THE ALBUM -- "Hold Out," Asylum 5E-511.
It's too bad Jackson Browne can't sing his songs as well as he writes them, but "Hold Out," his sixth LP, holds up anyway. Browne's lackluster vocal performance is no surprise -- the popular rock star's voice never has done right by the eloquent poetry he writes and sets to music -- but on this disc there's still plenty left to cheer about.
The third recording released since the death of his wife in 1976, "Hold Out" marks an apparent lifting of Browne's spirits. Several of the songs speak revealingly of joy and hope and rebirth -- notions not common in most of his earlier work. The recording carries a simple dedication to a new friend -- "This is for Lynne" -- and is characteristically personal at points, sometimes sounding much like a love letter.
As they usually do, Browne's lyrics invite public scrutiny of a private life -- though he refuses steadfastly to discuss the meanings of his songs. He has said that the artist's motivation and the listener's interpretation are of equal importance and that the latter should not be clouded by the former. Nevertheless, "Hold Out," the melodic title cut, is sure to be the topic of some fanciful amateur analysis -- though wondering who it's about, and worrying why he wrote it will only get in the way of the music.
The album is the collective result of some neat studio work, and Browne credits his collaborators for a lot of the magic: "We perform as a band and the arrangements naturally evolve from that performance." pMusicians who worked on the tapings include Craig Doerge, who shares writing credit with Browne for the emotionally moving "Hold On Hold Out"; Doug Haywood and Rosemary Butler, who help smooth out the vocals;" and Bill Payne, Rick Marotta, David Lindley, Bob Glaub and Russ Kunkel on organ, tom-toms, guitar, bass and drums, respectively.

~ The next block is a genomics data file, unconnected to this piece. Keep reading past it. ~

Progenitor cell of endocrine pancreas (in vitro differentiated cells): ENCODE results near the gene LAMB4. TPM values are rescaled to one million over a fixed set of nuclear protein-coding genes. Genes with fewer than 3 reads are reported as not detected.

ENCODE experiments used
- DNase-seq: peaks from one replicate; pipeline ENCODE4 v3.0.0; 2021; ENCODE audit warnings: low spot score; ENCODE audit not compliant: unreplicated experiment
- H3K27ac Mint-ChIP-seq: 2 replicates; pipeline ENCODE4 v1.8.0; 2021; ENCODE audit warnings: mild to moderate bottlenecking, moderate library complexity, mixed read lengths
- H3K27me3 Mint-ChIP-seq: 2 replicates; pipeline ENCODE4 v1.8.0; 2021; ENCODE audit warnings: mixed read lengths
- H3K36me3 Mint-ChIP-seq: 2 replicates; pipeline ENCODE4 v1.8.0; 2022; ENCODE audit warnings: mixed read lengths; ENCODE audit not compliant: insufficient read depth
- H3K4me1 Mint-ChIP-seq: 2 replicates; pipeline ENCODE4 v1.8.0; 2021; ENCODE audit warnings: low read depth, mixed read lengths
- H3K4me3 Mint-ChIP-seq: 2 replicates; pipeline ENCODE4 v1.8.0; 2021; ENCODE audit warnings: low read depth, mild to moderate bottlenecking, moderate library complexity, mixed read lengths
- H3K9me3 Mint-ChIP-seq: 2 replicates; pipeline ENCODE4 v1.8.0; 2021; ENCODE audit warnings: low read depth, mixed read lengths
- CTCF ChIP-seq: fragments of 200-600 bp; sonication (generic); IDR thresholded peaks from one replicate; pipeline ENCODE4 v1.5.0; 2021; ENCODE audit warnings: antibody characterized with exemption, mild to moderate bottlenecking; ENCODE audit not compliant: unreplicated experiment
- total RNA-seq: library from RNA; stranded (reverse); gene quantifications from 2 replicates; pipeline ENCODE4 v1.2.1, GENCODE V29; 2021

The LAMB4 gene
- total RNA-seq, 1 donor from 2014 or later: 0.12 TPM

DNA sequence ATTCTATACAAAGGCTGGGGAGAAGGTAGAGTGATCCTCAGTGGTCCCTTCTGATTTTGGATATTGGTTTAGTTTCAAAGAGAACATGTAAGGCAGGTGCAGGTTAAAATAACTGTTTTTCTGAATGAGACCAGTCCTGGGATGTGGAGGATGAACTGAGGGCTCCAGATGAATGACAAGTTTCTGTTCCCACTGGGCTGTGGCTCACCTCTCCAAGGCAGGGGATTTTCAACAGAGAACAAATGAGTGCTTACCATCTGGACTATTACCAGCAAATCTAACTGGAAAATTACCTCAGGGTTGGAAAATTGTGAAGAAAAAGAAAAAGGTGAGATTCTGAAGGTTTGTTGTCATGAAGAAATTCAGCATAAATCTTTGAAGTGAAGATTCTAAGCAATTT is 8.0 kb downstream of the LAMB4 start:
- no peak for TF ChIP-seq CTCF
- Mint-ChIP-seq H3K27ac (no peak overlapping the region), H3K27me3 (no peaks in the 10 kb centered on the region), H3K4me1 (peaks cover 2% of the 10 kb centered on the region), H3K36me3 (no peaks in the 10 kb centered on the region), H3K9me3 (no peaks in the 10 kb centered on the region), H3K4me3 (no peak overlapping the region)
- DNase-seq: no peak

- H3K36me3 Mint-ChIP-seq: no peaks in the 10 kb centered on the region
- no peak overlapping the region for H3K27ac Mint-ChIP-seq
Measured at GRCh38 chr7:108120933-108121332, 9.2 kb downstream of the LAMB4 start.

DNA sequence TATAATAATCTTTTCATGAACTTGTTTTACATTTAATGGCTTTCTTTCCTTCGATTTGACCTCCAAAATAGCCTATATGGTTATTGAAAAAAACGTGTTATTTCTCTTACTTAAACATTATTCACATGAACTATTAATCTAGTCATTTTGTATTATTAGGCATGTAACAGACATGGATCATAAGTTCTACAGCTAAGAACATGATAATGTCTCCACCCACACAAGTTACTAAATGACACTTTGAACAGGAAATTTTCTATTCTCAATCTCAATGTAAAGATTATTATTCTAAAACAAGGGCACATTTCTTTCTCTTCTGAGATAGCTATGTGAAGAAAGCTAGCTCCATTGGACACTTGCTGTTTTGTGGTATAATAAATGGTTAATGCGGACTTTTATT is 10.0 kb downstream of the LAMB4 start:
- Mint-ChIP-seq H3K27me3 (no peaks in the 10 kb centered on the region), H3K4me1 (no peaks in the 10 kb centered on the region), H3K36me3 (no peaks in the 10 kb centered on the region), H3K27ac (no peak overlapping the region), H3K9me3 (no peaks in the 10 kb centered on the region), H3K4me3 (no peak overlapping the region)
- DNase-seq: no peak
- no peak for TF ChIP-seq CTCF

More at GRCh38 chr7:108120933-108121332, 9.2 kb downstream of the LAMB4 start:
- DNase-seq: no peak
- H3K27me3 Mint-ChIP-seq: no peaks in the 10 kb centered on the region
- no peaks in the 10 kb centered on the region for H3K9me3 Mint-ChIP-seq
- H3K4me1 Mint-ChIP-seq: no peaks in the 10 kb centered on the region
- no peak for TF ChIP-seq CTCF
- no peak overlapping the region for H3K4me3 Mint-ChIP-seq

"There's more up-tempo stuff," Browne says of the 40-minute recording. "And there's a theme, too, a cycle of experience. But none of the songs is dependent on that cycle for meaning . . . the songs do work off each other and are compounded as the album continues."
The laid-back, California-style lyrics have changed. Now drawing from a wider variety of sources for his imagery, Browne has fine-tuned his poetic perceptions. The raunchy, rocking "Boulevard" is a rabble-rouser: h Nobody rides for free. Nobody gets it like they want it to be. Nobody hands you any guarantee. Nobody.
On a gentler note, Browne casts a sympathetic eye on the disco scene in "Disco Apocalypse," the taut, touching opening out that sets the mood and marks the pace of the album: In the dawn the city seems to sigh. And the hungry hear their children cry. People watch the time go by, They do their jobs and live and die. And in their dreams they rise above By strength, or hate, or luck or love.
"Hold Out" is a well-made album featuring some of the best poetry and some of the best music to be heard on a rock recording, recent or otherwise. In fact, it's such a fine production it hardly even matters that Browne can't quite sing.